- Associated Press - Tuesday, October 13, 2015

FARGO, N.D. (AP) - Some North Dakota business leaders have repeated calls in recent days for the state’s university system to become more aggressive to help meet workforce demands that started with the oil boom. Lawmakers and higher education officials disagree on where to place their recruiting efforts.

Steve Burian, CEO of a Grand Forks-based engineering consulting firm, told an audience at the governor’s economic summit last week that there’s too much infighting in higher education and the universities should be growing at a faster rate. That came on the same day that North Dakota State University President Dean Bresciani said NDSU can improve its national reputation by increasing its enrollment by 3,500 students in the next five years.

Supporters of expanding the university system say the state should do more to attract out-of-state students, by lowering tuition or offering scholarships.

“We believe that we can use the university system as a magnet to recruit young people to the state to get their education,” said John Richman, president of the North Dakota State College of Science. “And in doing so, a larger percentage of them are going to start their career or continue their education in North Dakota.”

Rep. Mike Nathe of Bismarck, chairman of the House Education Committee, said it’s more important to cultivate homegrown talent. He balked at massive incentives for non-residents.

“I know myself and other legislators … that does not sit well with us,” he said. “I still think we should put more money into the students who are from North Dakota that are attending our North Dakota schools. Let’s face it, those are students that are going to have a much better chance of staying here after they graduate.”

Richman said the number of high school graduates in North Dakota has been declining for 20 years. He said projections show that those figures will turn upward between 2018 and 2025, but still not reach the peak levels of the mid-1980s.

“In a time when the workforce has never been in greater demand, when we have our lowest number of high school graduates, why do we have barriers that stop young people from coming to North Dakota to get an education?” Richman asked.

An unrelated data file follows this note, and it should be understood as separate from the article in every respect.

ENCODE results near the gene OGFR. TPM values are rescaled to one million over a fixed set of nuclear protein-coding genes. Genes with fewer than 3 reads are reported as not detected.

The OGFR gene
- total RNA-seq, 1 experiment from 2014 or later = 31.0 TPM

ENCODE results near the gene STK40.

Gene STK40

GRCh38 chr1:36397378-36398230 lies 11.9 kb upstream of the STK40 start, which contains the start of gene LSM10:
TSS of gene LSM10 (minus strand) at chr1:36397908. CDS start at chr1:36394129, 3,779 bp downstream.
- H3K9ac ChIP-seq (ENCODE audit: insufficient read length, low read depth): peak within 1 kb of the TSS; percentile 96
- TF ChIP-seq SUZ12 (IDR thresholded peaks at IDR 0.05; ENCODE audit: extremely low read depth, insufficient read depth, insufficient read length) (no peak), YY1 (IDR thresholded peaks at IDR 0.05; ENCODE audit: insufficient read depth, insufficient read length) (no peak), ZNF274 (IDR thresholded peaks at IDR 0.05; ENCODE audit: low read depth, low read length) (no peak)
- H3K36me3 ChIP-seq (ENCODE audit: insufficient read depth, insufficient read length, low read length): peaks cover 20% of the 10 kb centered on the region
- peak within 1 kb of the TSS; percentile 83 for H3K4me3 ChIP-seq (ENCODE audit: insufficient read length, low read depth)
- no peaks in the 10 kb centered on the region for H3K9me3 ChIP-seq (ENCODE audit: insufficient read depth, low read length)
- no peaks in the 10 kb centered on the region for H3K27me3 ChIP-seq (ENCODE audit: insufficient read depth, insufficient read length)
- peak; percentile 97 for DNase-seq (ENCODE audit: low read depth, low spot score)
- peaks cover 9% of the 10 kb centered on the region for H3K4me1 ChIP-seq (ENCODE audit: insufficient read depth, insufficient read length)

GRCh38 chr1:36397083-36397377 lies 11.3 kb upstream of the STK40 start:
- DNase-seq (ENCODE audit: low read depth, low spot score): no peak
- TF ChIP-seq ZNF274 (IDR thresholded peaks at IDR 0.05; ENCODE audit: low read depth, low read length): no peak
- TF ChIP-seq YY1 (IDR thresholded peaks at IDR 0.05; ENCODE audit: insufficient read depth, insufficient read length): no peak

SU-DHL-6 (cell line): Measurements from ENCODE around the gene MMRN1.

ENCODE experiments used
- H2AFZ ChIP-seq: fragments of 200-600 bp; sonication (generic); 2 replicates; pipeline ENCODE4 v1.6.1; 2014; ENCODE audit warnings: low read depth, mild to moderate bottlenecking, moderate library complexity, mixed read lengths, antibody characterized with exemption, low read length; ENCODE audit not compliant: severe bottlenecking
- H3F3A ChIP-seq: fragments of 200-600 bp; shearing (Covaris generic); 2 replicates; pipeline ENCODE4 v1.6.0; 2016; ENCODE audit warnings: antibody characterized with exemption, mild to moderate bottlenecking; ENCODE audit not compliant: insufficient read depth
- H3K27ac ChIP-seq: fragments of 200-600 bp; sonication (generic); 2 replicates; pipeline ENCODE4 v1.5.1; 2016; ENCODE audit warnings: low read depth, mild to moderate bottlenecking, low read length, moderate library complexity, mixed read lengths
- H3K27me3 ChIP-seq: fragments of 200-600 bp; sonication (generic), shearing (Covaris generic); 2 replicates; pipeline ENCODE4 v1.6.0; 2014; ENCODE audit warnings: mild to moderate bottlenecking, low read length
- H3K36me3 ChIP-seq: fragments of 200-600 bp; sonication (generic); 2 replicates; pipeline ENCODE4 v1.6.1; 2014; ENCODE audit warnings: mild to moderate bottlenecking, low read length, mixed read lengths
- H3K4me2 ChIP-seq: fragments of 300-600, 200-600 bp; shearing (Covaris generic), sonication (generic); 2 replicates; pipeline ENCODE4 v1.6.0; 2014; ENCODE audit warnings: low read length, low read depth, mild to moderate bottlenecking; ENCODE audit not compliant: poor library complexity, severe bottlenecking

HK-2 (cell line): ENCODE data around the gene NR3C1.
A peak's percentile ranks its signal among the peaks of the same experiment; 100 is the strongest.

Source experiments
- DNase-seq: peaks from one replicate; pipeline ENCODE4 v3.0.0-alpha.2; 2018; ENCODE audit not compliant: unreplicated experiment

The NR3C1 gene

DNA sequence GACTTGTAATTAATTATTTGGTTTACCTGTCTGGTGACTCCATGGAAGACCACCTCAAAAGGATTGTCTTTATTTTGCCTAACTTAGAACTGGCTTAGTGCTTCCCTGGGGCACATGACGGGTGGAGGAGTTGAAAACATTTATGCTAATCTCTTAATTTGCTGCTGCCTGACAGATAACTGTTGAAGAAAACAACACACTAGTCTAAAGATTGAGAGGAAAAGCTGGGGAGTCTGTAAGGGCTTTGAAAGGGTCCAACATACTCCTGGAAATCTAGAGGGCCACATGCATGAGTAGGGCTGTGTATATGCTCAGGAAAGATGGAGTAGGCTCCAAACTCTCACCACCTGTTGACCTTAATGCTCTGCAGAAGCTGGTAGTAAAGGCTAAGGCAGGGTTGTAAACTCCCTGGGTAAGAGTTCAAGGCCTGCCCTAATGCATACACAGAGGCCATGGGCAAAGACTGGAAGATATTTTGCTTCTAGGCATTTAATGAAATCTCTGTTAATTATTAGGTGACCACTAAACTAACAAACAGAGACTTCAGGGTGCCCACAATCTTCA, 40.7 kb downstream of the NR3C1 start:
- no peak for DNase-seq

There were 17,420 open and available job openings in North Dakota last month, according to statistics compiled by Job Service North Dakota.

Bresciani, the NDSU president, said in his “state of the university” speech last week that NDSU must boost its enrollment, now at about 14,5000, to 18,000 in order to join the elite Association of American Universities. He cited a comment by Tom Shorma, CEO of a multimillion-dollar rubber manufacturing plant in Wahpeton, about recruiting students from other states.

Nathe agrees that higher education “needs to step up its game,” but indicated that Bresciani’s goal may be premature because the state should first work on ways to get current students to graduate in a timely fashion. He added that building the workforce begins with pointing high school students toward some of the technical or two-year programs that will help alleviate the state’s labor shortage.

Richman, whose two-year university stands to gain from that emphasis, said the state’s employment needs go even further.

“The state needs an entire workforce,” Richman said. “We need doctors. We need lawyers. We need dentists. We need teachers. We need welders. We need plumbers.”


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